03 Mar From Bin Man to Alexander Technique Teacher by Joe Detnon
It all started when I was working as a Recycling Operative. My job was to go from house to house filling a 40-litre box with all the tins, bottles and cans that had been left out for collection. When my box got full I would sort it into different compartments on the back of a truck which was often on the move. The contents of the boxes were often not rinsed out and so very smelly, especially on hot days. This meant holding my nose as far away from the box as possible and holding my breath until it was all over!!
Alongside my job on the bins I was playing the guitar in two bands. I would rehearse three nights a week and often have gigs too, meaning late finishes and early starts. I was burning the candle at both ends, but I was young and thought of it as normal.
After a while I began to experience some difficulties. At first there were slight niggling pains in my neck and shoulder. These got worse over time and later my lower back and right hip began to hurt as well. The pain would move around between these areas. Heavy lifting became difficult and sometimes I had to take time off work. This provided me with brief respite, however, the pain would return, often being worse than before. I sought help from doctors, physiotherapists, acupuncturists and osteopaths. They all helped to fix me, but I would always break again.
At one point my left hand started to seize up making it impossible to play the guitar. This was a disaster. The one thing that made work bearable at the time, was playing in bands. My friendships revolved around them, they provided me with a creative outlet and gave me a sense of purpose. Suddenly it seemed they were to be taken away. I was becoming really quite depressed by the whole thing. I was young, yet my body seemed like it was ready to retire!
I thought that perhaps the problem with my hand was linked to how I was playing the guitar. I reasoned that if I could fix that I could at least play again and worry about the other problems later. I searched online, googling my symptoms and looking for cures.
Something called the ‘Alexander Technique’ kept coming up. I tried to ignore it at first, it did not sound like it was for me. My bands were loud and uncouth and I could not join the dots between this and something that was used by pupils at the Guildhall or Royal College of Music. I was not in that league. My idea of musical training at this point was to watch videos such as ‘WestWay to the World…The Story of The Clash’ quite a lot of times.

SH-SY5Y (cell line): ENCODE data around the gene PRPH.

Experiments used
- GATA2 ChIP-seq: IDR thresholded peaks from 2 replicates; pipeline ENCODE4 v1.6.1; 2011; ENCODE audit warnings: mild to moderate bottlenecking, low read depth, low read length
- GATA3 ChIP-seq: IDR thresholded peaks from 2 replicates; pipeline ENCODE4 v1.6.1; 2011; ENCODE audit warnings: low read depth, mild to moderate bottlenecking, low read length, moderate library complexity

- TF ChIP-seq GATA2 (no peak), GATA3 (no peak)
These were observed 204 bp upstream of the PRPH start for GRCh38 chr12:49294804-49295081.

I searched around for something else, but nothing was forthcoming and I was getting desperate, so after a few months I gave in and got in touch with a local Alexander Technique teacher named Sue. I explained my situation and she seemed confident that she would be able to help, so I made an appointment to see her.
I turned up to the calm and tranquil setting of her teaching room in my steeltoe capped boots and high vis jacket, smelling of refuse. That poor lady must have thought she had her work cut out. We worked with a chair and on a table and it all seemed a little odd, but I left feeling better than when I went in and so, made another appointment.
I had lessons weekly and they helped in many ways. Not only was my body starting to feel a lot better, it seemed that the way I thought about things was changing too. I noticed how set in my ways I had become and realised this was holding me back. I changed job and stopped playing in bands to focus on learning to play the guitar with more skill. I also started to take drumming lessons, something I had always wanted to do, and began listening to all kinds of music both old and new from all over the world. I was also engaging with the Alexander Technique a lot, doing my lying down work and practicing the procedures I had been shown in my lessons. I read a book, “The Use Of the Self” and as soon as I finished it, I read it again.
Although things were improving in my life, I felt something was missing, that a bigger change of direction might be required. I explored different options and training to be an Alexander Teacher was one that seemed appealing. I had no interest in becoming a teacher per se, I just knew the benefit I had gotten from weekly lessons, and so started imagining what having lessons every day for three years would be like. I asked Sue what she thought, and she agreed it would be a good idea.
Having decided on a course of action I needed to save the money to cover the course fees. I took on a second job at the pub over the road from my office and I moved into a box room in a house share with just enough space for a bed to save on rent. I worked overtime when I could, did extra work in my holidays and I got meals at the pub when I worked there, so was able to save nearly all the wages from my day job, slowly getting the fees together.
Eventually I moved to London and began my three-year training, lodging with my Aunt who was very kind and charged me minimal rent. I worked in pubs and as a guitar and drum tutor in the evenings to make ends meet. The training itself was sometimes emotional, often challenging and always brilliant! It was not until my last term that I really considered the idea of teaching.
I qualified in 2009 and contacted Natacha at the Bloomsbury Alexander Centre to see if I might be able to work there. Luckily there was a free slot going so I took it and I have been there ever since.
I am glad I took that first lesson. Currently, I help to train prospective teachers of the technique at City ATS, something I never imagined happening when I stepped into Sue’s teaching room all those years ago! The Alexander Technique helped me get my life back by ridding me of the pain that I was in, but also by giving me a new path in life, one that I find fascinating. I count myself lucky to be doing a job that I love. I aim to teach for as long as my body, brain and clients will put up with!!!